It's not raining, much. Drizzling. Mizzling. Something like that. It's amazing the number of different words for rain in a rainy place. But it raining books, and the number of "red" lines in my Excel file keeps growing--they're the ones I've labeled overdue. Still, I did read quite a few books last week, and there's one that I read a long while ago and would happily re-read--I just posted the review on Amazon, having failed to post it before, so it's worth adding here:
If you click on the links, you can read my reviews on gather (or elsewhere). And if you click here you'll be reminded what the coffee cups mean.
Mazurka, by Aaron Lazar: I was trying to describe Aaron Lazar's books to a friend recently. Definitely mysteries. Not cozy, but not dark and violent. Somewhere in between perhaps. Then I heard someone else's mysteries described as "soft-boiled" so perhaps that's it. They have wonderful characters, there's music in the title and the tale, there's danger and dangers overcome, and there's great relationships... Well, maybe that describes them, and I'm hoping to read more soon. (This is the long-delayed review; I'm really looking forward to reading more.) Balanced, smooth, full-flavored, this one gets 3 coffee-cups.
Bullet Work, by Steve O'Brien: I used to enjoy Dick Francis' novels, and Bullet Work evokes the same feeling of mystery and horses. I fell in love with Aly Dancer while reading this, and there are human characters that stick in the mind as well. An interesting mystery with well-told and fascinating background, this one's worth this one gets 3 coffee-cups too.
The Girl Who Played with Fire, by Stieg Larsson: I really enjoyed the first one of this series. Now I'm looking forward to the third. Again, I watched the movie before reading the book, and again, I liked the book better. It moved along faster than the first one, and Lisbeth is a fascinating character. 4 coffee cups for rich, elegant and complex
In the Shadow of Swords, by Val Gunn: An Arabian nights mystery/fantasy with lots of atmosphere and confusion, complex plot and intriguing magic and characters--I think it qualifies as mystery as there are lots of unknowns gradually coming to light. This one gets 5 coffee cups for bold, dark, intense.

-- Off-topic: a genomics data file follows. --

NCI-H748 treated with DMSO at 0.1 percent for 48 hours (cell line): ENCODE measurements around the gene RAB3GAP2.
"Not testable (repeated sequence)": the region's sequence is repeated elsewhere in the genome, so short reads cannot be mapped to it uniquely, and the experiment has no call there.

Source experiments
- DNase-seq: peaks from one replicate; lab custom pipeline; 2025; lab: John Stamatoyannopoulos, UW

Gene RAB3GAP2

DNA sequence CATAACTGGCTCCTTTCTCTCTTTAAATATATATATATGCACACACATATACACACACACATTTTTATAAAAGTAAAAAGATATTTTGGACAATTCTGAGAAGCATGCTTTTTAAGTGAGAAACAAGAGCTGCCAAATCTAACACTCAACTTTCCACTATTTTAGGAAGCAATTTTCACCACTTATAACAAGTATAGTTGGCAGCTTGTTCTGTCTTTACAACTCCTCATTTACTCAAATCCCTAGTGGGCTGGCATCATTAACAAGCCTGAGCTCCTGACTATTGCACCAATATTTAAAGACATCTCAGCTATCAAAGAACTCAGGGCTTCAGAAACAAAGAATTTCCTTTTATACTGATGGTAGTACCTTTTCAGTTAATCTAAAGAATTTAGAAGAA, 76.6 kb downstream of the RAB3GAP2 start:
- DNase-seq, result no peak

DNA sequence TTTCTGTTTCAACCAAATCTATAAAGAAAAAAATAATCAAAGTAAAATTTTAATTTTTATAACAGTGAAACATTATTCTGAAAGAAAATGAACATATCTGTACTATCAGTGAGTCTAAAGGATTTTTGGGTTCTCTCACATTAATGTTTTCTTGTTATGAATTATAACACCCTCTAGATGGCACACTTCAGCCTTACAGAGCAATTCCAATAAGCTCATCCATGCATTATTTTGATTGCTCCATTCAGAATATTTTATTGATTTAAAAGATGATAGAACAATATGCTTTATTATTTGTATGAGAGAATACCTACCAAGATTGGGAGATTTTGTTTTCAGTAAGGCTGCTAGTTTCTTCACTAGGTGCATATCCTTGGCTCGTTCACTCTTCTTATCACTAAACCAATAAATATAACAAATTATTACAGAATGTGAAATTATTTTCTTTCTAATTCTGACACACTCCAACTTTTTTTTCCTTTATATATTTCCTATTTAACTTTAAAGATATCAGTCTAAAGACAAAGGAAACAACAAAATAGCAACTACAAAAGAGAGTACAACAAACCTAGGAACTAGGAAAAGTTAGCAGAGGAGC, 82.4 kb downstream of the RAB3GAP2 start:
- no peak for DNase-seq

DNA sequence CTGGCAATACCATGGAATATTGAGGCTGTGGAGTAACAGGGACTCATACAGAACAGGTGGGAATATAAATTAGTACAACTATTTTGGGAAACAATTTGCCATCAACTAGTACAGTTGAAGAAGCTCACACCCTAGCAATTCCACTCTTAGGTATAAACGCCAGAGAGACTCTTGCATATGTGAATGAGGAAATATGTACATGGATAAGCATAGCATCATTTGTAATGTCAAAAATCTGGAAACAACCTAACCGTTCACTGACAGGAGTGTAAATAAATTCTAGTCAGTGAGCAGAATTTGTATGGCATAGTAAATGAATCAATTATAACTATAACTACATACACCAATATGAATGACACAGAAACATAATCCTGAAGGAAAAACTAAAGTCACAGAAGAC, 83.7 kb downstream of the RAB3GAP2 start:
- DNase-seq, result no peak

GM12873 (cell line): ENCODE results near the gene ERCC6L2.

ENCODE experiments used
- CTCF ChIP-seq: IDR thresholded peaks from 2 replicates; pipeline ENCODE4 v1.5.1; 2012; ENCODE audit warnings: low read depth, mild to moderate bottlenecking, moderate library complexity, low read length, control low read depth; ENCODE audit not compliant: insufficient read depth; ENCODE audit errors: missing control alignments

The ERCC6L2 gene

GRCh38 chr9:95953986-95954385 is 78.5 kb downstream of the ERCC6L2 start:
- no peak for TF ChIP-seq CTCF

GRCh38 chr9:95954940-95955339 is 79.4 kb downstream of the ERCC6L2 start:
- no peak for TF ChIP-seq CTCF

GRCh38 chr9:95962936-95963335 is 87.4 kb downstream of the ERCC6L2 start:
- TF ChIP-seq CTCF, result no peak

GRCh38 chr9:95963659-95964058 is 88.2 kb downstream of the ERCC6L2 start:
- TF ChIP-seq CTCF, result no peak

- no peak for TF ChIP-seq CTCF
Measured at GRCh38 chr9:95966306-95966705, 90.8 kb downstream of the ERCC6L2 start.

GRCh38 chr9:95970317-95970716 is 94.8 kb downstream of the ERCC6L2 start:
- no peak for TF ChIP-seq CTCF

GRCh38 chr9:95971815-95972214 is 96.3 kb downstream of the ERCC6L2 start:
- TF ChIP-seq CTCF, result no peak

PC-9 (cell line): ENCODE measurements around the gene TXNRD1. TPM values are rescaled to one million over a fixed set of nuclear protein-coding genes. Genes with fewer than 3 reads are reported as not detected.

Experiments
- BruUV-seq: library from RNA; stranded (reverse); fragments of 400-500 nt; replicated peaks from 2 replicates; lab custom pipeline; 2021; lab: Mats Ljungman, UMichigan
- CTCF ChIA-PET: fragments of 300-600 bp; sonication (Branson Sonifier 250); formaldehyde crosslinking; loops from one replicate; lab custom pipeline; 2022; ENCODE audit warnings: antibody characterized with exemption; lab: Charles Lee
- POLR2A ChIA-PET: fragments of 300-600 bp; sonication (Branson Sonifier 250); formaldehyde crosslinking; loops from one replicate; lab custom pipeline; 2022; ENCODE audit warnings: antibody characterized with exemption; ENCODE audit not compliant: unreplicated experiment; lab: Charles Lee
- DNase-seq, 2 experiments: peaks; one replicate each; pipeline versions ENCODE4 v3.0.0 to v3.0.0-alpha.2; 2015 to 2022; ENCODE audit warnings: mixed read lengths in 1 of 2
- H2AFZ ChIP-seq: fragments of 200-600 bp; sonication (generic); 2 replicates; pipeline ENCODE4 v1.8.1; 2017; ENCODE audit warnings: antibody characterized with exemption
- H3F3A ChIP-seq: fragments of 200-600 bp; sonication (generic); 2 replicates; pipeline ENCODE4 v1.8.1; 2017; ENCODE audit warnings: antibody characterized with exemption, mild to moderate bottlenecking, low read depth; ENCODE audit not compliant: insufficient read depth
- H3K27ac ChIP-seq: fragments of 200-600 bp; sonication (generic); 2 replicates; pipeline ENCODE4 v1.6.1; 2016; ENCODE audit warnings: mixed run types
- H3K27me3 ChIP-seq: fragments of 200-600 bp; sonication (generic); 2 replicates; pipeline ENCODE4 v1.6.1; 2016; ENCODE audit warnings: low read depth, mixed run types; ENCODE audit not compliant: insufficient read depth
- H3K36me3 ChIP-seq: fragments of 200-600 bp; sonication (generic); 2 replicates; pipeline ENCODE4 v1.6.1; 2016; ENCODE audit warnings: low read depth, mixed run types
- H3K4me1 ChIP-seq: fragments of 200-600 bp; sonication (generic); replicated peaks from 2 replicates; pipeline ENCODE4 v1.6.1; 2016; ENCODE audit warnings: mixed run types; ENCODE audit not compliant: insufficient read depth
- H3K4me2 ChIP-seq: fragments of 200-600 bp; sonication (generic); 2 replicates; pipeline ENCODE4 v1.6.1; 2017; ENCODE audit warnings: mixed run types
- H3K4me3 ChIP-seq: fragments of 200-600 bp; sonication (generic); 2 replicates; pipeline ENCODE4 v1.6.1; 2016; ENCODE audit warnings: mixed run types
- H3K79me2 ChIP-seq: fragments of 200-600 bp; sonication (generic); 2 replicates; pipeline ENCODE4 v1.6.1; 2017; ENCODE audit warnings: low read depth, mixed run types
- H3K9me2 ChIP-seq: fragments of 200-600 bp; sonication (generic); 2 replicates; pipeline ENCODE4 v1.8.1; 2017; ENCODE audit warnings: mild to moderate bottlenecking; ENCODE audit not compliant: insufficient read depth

Olive Kitteridge, by Elizabeth Strout: A novel told in short stories is certainly an intriguing prospect and the author pulls it off beautifully, each story complete and satisfying on its own, and the whole, if possible, greater than the sum of its parts. Highly recommended if you like literary fiction. 4 coffee cups--this one's rich, elegant and complex, a very fine brew.
The Witch and the Vampire, by Tricia Schneider: My review of this should appear in Nights and Weekends on March 31st. It's really quite an intriguing lunch-time read, written with a nice sense of place and timing, with characters whose emotions and motivations go more than skin-deep. 1 coffee cup for a mild, light, crisp flavor.
Hard Rain and Thunderstorms, by Jamie Collins: My review of this poetry collection will appear in the next Poetic Monthly. The more poetry collections I read, the more I realize how hard they are to create--shall I include this, or that, and have I already said the other? This one has some memorable images and lines, but felt overly long to me--which maybe just means I'm not a great reader of poetry. Another 1-coffee-cup brew.